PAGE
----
PERSICHETTI: Parable IX; Serenade No. 1; Bagatelles; “So Pure the Star”; “Turn Not Thy Face”; O Cool is the Valley

by Walter Simmons



PERSICHETTI: Parable IX; Serenade No. 1; Bagatelles; “So Pure the Star”; “Turn Not Thy Face”; O Cool is the Valley. University of Kansas Symphonic Band conducted by Robert Foster. GOLDEN CREST ATH-5055

Golden Crest’s recent series of recordings, each devoted to the music of one living composer, has really surfaced with a winner in this collection of band music by Vincent Persichetti, probably the world’s foremost practitioner of the genre. Except for the Serenade No. 1, composed in 1929, all the works on this disc are products of the years 1961­1972. Two of these pieces, the Bagatelles and “So Pure the Star,” appeared about ten years ago on a record of Prrsichetti’s band music (still available on Coronet 5?1247), performed by the Ohio Stare University Concert Band; the remainder of the pieces are recorded for the first time. While the earlier collection is worthwhile for musical reasons, this one outclasses it technically by a wide margin.

Although Persichetti has composed prolifically in a wide variety of media, covering all major forms except opera (nine symphonies, four string quartets, 11 piano sonatas, and many large-scale choral works and concertos), his 12 works for band, epitomized by the irresistible and immensely popular Symphony No. 6, constitute his best-known music.

This is hardly accidental; not only is much of this music accessible in style but the wind ensemble’s particular timbral and temperamental biases—brittle sonorities, a dry spunkiness, often contrasted by pure, boy-soprano-like innocence—are naturally suited to the most salient qualities of Persichetti’s musical personality. In fact, Persichetti’s natural and idiomatic way of approaching this instrumental medium, once a vehicle for tasteless exploitation and compromise, has become the model for a whole younger generation of band musicians and composers.

The most important and substantial work on this disc is the 16-minute Parable !X, composed in 1972. Similar in style to the Symphony No. 9, “Janiculum,” Parable IX is a one-movement design of dramatic character, but without extrinsic stimulus. The idea of a non-programmatic narrative work is not new; many other modern composers have utilized this means of articulating a cohesive and dynamic abstract shape without relying on classical forms. But Persichetti’s particular treatment, with an expanded vocabulary of musical gestures, such as the use of textural phenomena as basic elements, is challenging and striking. And for a composer who has been accused over the years of being a follower rather than an innovator, the approach represented by this and other recent works impresses me as quite original. What is most compelling is the way that dramatic conflict is represented grippingly within the music, yet without the suggestion that this conflict is a reflection of anything personal; rather, it is an autonomous consequence of the inherent properties of the musical material itself. Yet, and here is the real achievement, what may read like a conceptual abstraction flows naturally with both vigor and grace; this is music first and foremost, not an idea translated stillborn into sound, like the grating pretenses of Elliott Carter, for example. In short, Parable IX is a monumental work, a worthy successor to the Symphony No. 6, and deserving of a similar place in the vanguard of serious band literature.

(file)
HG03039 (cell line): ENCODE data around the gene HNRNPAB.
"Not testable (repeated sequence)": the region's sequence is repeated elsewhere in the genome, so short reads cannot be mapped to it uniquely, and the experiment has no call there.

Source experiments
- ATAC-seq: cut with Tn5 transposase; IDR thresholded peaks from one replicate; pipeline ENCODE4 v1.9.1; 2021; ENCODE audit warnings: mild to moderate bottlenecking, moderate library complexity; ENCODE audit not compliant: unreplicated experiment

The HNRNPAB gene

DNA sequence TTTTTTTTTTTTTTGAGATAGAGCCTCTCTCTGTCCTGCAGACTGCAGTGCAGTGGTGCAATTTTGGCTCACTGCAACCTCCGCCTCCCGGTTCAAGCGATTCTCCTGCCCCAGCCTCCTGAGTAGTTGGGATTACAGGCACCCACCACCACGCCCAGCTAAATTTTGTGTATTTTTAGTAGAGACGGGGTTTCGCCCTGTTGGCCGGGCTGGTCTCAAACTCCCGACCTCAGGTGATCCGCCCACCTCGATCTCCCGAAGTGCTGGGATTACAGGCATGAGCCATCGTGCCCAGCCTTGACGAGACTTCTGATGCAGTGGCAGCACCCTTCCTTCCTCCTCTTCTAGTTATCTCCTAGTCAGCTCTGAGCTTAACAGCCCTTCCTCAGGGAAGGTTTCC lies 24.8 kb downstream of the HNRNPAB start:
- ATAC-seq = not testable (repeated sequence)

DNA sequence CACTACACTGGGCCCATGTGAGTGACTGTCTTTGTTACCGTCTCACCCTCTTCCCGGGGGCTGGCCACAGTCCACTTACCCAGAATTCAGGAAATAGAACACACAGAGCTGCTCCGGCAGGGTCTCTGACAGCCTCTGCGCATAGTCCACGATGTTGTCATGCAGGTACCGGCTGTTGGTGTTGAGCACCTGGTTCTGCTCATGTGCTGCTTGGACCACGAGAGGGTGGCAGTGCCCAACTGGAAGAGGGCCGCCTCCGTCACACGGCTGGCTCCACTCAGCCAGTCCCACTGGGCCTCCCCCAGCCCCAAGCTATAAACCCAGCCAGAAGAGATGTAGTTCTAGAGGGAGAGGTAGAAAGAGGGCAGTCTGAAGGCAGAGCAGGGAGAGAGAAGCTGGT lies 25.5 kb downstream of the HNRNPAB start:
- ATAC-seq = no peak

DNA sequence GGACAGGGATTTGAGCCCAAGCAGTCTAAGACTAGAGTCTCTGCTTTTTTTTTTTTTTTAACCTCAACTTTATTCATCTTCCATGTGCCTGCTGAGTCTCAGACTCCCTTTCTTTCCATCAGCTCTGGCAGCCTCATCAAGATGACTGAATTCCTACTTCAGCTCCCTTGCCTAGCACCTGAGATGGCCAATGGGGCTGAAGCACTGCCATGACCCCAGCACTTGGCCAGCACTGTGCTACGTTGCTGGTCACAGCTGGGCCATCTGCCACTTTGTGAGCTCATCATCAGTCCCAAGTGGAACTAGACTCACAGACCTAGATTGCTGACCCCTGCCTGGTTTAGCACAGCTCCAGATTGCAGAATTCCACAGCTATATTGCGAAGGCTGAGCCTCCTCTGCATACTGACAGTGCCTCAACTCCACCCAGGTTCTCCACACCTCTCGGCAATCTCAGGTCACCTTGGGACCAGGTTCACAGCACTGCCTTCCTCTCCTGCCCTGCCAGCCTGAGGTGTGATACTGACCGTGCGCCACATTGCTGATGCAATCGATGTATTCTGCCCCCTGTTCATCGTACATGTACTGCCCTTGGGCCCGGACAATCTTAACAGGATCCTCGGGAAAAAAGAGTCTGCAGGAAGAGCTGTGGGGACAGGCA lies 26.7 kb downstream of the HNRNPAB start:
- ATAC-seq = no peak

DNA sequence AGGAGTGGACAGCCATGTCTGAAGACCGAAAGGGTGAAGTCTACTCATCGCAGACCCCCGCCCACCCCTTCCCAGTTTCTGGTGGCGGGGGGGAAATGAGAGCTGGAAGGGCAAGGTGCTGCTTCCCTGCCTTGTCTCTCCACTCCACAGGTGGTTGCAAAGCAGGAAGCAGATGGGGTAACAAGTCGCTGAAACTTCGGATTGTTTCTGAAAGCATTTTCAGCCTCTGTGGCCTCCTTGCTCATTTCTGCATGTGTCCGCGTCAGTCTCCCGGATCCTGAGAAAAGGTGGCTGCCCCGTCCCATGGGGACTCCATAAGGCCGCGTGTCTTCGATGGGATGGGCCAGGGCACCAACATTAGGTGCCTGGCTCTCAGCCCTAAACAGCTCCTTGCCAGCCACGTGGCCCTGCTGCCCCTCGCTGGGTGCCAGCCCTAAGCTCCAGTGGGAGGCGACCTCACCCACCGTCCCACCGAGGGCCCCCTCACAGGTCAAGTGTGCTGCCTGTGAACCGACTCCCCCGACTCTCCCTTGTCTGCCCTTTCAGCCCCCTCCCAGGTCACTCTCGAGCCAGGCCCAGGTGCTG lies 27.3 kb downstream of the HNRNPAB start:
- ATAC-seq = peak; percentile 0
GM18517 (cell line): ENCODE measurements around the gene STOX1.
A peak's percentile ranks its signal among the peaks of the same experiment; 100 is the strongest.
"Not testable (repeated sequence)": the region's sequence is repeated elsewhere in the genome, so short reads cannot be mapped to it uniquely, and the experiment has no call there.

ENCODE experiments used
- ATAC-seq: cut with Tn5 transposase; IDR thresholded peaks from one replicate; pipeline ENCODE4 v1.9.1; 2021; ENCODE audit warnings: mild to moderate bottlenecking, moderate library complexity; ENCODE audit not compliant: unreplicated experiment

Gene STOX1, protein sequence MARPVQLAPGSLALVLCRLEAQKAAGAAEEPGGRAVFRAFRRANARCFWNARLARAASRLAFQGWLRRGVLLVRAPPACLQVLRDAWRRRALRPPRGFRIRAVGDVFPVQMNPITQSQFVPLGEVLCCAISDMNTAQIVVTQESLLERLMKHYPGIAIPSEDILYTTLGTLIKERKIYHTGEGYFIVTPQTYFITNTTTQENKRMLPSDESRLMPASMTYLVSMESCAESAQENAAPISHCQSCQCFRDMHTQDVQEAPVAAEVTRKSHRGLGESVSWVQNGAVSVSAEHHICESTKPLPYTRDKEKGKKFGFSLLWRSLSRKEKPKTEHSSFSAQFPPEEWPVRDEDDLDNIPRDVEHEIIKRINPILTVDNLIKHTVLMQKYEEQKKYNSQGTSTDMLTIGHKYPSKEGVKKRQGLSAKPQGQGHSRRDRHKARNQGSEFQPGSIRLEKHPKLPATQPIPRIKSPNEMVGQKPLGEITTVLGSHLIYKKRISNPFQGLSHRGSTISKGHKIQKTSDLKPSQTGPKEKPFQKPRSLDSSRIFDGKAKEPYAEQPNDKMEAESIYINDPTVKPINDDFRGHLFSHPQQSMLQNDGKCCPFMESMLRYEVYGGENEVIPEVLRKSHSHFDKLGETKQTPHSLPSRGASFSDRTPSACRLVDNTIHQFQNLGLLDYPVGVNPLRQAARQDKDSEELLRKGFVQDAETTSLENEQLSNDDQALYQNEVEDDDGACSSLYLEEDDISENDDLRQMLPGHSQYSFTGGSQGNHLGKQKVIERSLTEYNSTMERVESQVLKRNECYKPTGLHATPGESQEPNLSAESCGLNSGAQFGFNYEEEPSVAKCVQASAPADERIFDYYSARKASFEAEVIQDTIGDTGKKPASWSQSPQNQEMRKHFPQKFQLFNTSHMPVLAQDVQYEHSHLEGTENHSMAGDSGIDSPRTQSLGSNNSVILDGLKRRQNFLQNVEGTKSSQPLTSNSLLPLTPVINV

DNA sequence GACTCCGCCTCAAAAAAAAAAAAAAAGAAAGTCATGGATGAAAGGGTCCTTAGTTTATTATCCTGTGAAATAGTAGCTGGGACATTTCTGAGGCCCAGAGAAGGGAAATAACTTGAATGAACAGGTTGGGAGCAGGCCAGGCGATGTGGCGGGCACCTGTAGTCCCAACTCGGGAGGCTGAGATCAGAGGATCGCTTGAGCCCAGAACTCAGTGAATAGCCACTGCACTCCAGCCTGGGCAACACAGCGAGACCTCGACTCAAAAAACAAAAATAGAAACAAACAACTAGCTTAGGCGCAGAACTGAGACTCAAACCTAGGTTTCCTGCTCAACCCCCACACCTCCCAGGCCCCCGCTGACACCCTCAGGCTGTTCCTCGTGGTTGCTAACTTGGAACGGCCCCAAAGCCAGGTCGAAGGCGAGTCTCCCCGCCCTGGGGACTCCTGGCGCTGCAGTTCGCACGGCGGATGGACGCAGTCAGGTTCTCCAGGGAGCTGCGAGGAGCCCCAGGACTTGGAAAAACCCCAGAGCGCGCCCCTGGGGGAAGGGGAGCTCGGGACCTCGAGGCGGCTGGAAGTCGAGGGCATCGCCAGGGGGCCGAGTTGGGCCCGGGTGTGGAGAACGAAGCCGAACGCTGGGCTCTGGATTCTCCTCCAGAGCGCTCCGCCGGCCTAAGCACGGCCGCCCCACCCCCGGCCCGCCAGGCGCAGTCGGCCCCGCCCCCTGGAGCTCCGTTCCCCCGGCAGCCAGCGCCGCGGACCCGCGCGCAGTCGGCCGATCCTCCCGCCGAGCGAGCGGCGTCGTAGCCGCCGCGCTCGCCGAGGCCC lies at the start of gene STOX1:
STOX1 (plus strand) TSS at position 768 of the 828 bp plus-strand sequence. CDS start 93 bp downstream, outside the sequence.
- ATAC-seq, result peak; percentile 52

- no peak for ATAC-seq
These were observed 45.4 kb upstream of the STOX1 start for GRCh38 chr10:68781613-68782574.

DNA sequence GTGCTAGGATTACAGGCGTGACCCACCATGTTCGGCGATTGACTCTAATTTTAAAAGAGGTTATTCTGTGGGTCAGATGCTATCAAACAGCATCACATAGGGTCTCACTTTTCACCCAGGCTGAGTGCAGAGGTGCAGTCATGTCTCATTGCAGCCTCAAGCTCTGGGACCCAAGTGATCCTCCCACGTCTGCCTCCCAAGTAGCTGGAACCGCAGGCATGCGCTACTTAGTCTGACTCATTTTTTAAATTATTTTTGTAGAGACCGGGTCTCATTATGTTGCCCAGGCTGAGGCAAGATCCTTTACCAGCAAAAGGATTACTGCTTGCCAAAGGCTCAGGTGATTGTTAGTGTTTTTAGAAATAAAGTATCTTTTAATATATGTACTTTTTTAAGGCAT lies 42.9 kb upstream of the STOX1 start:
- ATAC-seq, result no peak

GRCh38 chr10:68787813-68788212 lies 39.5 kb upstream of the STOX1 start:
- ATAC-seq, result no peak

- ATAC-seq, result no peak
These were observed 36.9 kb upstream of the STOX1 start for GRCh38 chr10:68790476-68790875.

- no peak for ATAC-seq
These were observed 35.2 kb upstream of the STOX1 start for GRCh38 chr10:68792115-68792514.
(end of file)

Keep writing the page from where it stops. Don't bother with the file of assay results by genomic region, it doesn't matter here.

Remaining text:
The five other works on this disc are much less demanding. The Serenade, Op. 1, for ten winds, while not terribly important in its own right, is fascinating as a demonstration of the degree to which Persichetti had already found a mature compositional voice by the age of 14. True, the expected influence of Stravinsky can be heard. But also evident in this work are the more than frequent use of polytonality, the use of repeated dissonant chords as mocking punctuations, the tendency toward building a work from tiny epigrammatic movements, and the disposition toward wind instruments–all these are still central aspects of the composer in his sixties.

Of the four remaining short works, the Bagatelles are characteristic trifles in the vein of the Serenade No. 11 for band; the two chorale preludes, “So Pure the Star” and “Turn Not Thy Face,” are lovely pieces from the 1960’s, based on melodies from Hymns and Responses for the Church Year, a hymnal that Persichetti completed in 1955. Not only was this eminently practical work a major contribution to contemporary liturgical music but it also provided Persichetti with thematic material that has proven highly fruitful in other contexts as well (most notably the Symphony No. 7, which is built entirely on themes from the hymnal.

O Cool Is the Valley is a short mood piece dating from 1971 that demonstrates how in no way has Persichetti abandoned his gift for evoking a sense of poignant nostalgia through the simplest means.

The performances by the University of Kansas Symphonic Band are good, if not up to the breathtaking standard set by the bands from Sam Houston State University featured on the record of music by Fisher Tull, released earlier in this series. Weaknesses are most evident in solo passages, which are often shaky and tentative. But the overall interpretations are flexible and sensitive, the general ensemble is adequate, and the recorded sound is so fine that I can recommend this record unhesitatingly to anyone interested in wind music, or in serious contemporary American music. Along with the outstanding two-record set of Persichetti’s string quartets, issued last year by Arizona State University, this disc is an important documentation of the achievement of one of today’s leading musical figures.